Zakuani was a right-footed player who preferred being on the left of the field. He played on the left wing in a 4–4–2 formation with Arsenal; later he was a forward in college before converting to a winger professionally.[45] Zakuani said he played with a style he learned at Arsenal's youth academy and that he tried to emulate the style of former winger Robert Pires.[44][52] Zakuani often sought advice from former Arsenal star Freddie Ljungberg when they played together in Seattle.[53] Zakuani was a quick, agile player who liked to take defenders one-on-one.[13] While coaching him at Akron, Porter said many of Zakuani's goals came after long runs that beat multiple players.[1]

Personal life and retirementEdit

Since retiring in 2014, Zakuani has been a part of the Sounders broadcast team as an analyst and later color commentator.[54] He published a memoir, "500 Days", in 2015 and a documentary in 2018 that chronicled his recovery from the 2011 injury.[55][56]

Zakuani served as an assistant coach for the Tacoma Stars, an indoor team in the Major Arena Soccer League, from 2015 to 2016.[57] He became the head coach at Bellevue High School in 2019, taking the team to a league championship.[58][59]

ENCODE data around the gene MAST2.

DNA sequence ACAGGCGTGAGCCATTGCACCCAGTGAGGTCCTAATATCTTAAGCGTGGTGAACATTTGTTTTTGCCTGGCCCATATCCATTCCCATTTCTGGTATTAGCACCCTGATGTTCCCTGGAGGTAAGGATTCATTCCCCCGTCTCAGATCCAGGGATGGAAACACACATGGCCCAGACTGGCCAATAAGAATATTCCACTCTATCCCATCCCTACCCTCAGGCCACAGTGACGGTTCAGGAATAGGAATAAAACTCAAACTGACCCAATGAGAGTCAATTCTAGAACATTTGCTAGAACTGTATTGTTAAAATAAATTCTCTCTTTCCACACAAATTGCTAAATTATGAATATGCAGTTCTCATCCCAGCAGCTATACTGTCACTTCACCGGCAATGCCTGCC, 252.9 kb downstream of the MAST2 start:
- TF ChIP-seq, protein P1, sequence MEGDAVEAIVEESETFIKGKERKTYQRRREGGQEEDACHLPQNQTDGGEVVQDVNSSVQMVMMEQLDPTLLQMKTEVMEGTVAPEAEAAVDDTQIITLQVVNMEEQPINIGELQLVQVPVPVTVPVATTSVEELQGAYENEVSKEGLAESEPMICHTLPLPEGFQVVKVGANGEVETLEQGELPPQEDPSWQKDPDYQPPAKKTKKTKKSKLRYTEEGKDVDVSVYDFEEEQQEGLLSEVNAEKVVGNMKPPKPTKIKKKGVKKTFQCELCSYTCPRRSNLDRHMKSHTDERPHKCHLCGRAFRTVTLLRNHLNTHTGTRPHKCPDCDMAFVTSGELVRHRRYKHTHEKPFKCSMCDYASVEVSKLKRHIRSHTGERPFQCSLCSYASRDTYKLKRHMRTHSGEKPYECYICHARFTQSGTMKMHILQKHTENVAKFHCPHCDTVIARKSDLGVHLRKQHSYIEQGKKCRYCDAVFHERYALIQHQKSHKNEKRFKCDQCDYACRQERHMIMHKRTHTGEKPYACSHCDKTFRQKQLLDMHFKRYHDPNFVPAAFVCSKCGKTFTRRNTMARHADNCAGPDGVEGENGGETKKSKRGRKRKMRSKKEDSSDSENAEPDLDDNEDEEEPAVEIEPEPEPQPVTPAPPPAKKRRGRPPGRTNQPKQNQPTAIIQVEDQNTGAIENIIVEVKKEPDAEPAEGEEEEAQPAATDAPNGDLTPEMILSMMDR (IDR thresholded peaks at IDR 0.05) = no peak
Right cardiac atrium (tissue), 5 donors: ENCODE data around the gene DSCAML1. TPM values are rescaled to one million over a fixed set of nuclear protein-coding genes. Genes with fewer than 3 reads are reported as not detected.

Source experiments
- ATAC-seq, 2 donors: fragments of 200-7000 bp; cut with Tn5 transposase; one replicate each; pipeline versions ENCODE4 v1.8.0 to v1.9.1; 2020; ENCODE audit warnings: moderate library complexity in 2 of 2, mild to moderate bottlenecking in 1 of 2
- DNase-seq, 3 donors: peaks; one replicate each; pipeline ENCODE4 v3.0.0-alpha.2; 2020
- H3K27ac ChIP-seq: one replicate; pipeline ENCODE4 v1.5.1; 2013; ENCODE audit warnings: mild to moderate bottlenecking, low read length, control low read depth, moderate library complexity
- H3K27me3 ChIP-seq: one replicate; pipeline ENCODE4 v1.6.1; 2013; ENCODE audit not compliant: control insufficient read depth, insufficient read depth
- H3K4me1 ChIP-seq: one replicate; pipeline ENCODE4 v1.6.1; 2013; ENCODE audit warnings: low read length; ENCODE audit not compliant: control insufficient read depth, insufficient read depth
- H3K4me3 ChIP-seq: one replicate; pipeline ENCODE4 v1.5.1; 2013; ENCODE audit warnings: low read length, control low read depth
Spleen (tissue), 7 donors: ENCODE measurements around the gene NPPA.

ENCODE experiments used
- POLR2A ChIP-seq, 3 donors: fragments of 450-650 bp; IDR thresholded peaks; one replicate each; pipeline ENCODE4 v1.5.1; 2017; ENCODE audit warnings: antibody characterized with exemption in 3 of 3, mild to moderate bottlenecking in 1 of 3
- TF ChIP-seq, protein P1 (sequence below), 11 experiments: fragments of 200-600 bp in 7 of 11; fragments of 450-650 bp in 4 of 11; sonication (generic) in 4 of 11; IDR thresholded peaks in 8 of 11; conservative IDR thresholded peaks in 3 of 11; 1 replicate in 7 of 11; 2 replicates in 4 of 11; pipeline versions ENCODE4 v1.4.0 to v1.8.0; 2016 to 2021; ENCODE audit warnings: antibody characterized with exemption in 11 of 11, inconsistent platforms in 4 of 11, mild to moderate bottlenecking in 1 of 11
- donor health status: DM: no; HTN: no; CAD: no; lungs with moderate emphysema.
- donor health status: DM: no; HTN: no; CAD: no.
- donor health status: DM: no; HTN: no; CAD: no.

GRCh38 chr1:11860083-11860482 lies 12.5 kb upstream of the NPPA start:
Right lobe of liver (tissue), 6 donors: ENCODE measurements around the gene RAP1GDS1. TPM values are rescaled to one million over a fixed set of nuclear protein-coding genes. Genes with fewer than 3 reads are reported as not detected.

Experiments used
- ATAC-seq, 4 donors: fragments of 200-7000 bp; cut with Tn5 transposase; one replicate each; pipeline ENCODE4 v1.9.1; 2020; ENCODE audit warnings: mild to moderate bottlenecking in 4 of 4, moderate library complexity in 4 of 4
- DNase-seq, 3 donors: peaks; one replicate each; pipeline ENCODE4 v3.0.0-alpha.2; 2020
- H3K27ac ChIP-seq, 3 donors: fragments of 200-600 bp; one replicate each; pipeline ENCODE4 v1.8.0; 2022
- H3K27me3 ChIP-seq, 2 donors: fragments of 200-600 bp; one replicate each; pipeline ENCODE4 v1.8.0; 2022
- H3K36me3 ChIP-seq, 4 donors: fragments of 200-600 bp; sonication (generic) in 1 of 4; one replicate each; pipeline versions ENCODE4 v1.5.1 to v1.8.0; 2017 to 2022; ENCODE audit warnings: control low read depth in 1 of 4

Kingdom HopeEdit

As a teenager in London, Zakuani began "mixing with the wrong crowd".[1] He was distracted from soccer by girls and parties.[1] He said in an interview, "A lot of the people I grew up with ended up in prison, taking drugs, and never made it to university". He has strong feelings about the increase of knife crime in London since one of his friends was killed.[2] In 2010, he founded the non-profit organization Kingdom Hope to run youth soccer camps in the greater Seattle area.[60][61] He remembers being focused on soccer instead of education in Europe; the organization is focused on providing collegiate scholarships to young athletes.[62] Zakuani has said his ultimate goal is to open an academy to teach life-coaching and soccer to teenagers to provide a "bridge between talent and actually making it".[63]

Career statisticsEdit

As of 3 November 2014.
Club performance League Cup League Cup Continental Total
Club Season Division Apps Goals Apps Goals Apps Goals Apps Goals Apps Goals
Cleveland Internationals 2008[64] USL Premier Development League 11 9 11 9
Seattle Sounders FC 2009[65] Major League Soccer 29 4 4 0 2 0 35 4
2010[66] 29 10 3 0 2 1 3 0 37 11
2011[67] 6 2 0 0 0 0 0 0 6 2
2012[34] 8 1 0 0 3 0 1 1 12 2
2013[68] 8 0 0 0 0 0 3 0 11 0
Total 80 17 7 0 7 1 7 1 100 19
Portland Timbers 2014[69] Major League Soccer 17 0 2 0 1 1 20 1
Career total 108 26 9 0 7 1 8 2 131 29



Seattle Sounders FC


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External linksEdit